The wearing of the niqab in court has become an explosive issue after a judge's ruling that Muslim women will be allowed to stand trial wearing a full-face veil but must remove it while giving evidence. Jack Straw writes in the Mail: "Surely it is important that the facial reaction of a defendant is seen throughout the case and not just when she is giving evidence? This case has meant that the issue of women wearing veils in court is now a major national talking-point and we politicians have a duty to tackle it, too."
The sell-off of the Government's shares in Lloyds Banking Group has begun. £3.3 billion worth of shares - around six per cent - is to be sold off, with US investors set to buy as many as half the 4.2 billion shares on offer. It is viewed by the Conservatives as further proof of the recovery, and George Osborne will reinforce his commitment to sell Lloyds at a profit when he addresses the Tory conference, reports the FT (£). The government is expected to yield a gain of at least £60 million on the initial batch of shares sold.
The England Lions player Manu Tuilagi has apologised for his "bunny ears" gesture behind Dave after a reception for the victorious British and Irish Lions squad at Downing Street yesterday. (NB: You may need to add us as a contact or adjust your email settings to download the pic onto your browser.)
A year on from "Plebgate", Chris Mullin has come to Andrew Mitchell's defence. In a piece for the Guardian, Mr Mullin writes that "it is not in the public interest that the police should be allowed to reshuffle the government on the basis of evidence of which some is clearly fabricated" and hopes that the Police Federation gets its comeuppance.
Tim Loughton has caused a storm after suggesting that Sarah Teather failed to support married couples in office because "she certainly didn't produce one of her own" and “doesn’t really believe in family”. Mr Loughton has taken to Twitter to apologise for comments he says were aimed at the "lack of LibDem family policy not of Sarah Teather personally who I always respected".
It might not be as glamorous as an American election - few MPs spend their summers reading the trendy new book on German political campaigning - but this week's German elections are just as important for Britain. A new report by Global Counsel sheds some light: "after five decades, the idea that Germany owes a special debt to European integration is losing its force." Most pertinently, "there is scope for a new Anglo-German policy alliance on the EU if the occupant of No 10 Downing Street is canny and persuasive enough to seize it." Angela Merkel is widely expected to win re-election in Sunday's polls.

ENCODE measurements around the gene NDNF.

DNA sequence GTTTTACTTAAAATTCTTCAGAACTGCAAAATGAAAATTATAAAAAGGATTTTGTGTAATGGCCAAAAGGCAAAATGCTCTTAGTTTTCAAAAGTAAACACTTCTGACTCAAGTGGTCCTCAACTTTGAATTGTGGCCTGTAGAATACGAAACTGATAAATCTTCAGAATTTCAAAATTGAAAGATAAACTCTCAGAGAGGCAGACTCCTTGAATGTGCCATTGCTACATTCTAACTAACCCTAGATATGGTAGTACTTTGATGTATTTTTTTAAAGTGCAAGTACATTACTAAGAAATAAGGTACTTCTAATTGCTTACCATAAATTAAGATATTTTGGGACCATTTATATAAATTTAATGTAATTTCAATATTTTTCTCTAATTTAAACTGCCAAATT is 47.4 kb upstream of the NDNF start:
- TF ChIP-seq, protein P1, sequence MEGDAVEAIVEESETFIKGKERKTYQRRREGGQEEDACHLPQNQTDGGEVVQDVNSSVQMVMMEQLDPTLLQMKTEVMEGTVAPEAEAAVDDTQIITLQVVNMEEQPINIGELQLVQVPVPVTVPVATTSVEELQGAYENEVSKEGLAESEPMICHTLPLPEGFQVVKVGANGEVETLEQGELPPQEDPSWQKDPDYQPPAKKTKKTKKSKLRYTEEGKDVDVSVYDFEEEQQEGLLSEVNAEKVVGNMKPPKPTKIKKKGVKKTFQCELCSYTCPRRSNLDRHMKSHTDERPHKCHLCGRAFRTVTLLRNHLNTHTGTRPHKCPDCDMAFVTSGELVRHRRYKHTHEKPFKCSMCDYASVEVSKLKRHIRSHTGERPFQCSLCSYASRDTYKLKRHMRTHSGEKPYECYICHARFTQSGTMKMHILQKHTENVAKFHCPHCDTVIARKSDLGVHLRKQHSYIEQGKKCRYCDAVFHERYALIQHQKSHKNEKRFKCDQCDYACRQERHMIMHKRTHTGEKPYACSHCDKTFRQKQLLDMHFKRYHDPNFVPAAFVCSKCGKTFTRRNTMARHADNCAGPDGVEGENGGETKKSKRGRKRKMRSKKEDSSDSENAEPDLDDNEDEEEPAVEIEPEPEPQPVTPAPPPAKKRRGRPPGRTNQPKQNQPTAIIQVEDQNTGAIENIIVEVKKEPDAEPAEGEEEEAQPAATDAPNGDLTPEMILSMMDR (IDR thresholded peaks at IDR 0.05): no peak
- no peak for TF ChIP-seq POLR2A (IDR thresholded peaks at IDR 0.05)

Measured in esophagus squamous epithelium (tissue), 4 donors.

Manu Tuilagi says sorry to Dave:
@Manutuilagi: Apologies for messing around on Lions photo. No offence intended. Great day at Downing Street. Thanks to Prime Minister for hosting us. 
In the Telegraph 
Benedict Brogan - Now it’s the Lib Dems who talk of power, and the Tories who plot
Best of the rest 

Chris Mullin in the Guardian - The long arm of Plebgate

Janan Ganesh in the Financial Times (£) - Vote on EU will not help Cameron’s critics
Jack Straw in the Daily Mail - A sensible ruling, but we should go further
Rachel Sylvester in the Times (£) - Nick Clegg is becoming the heir to Blair
Liberal Democrat Conference highlights:
0900: Emergency debate on Syria
1120: Debate on Trident and defence in the 21st century
1415: Debate entitled "Dignity at home: Transforming home care"
1455: Danny Alexander speech
1720: Debate on high street gambling

9.30am Inflation figures for August published by the ONS.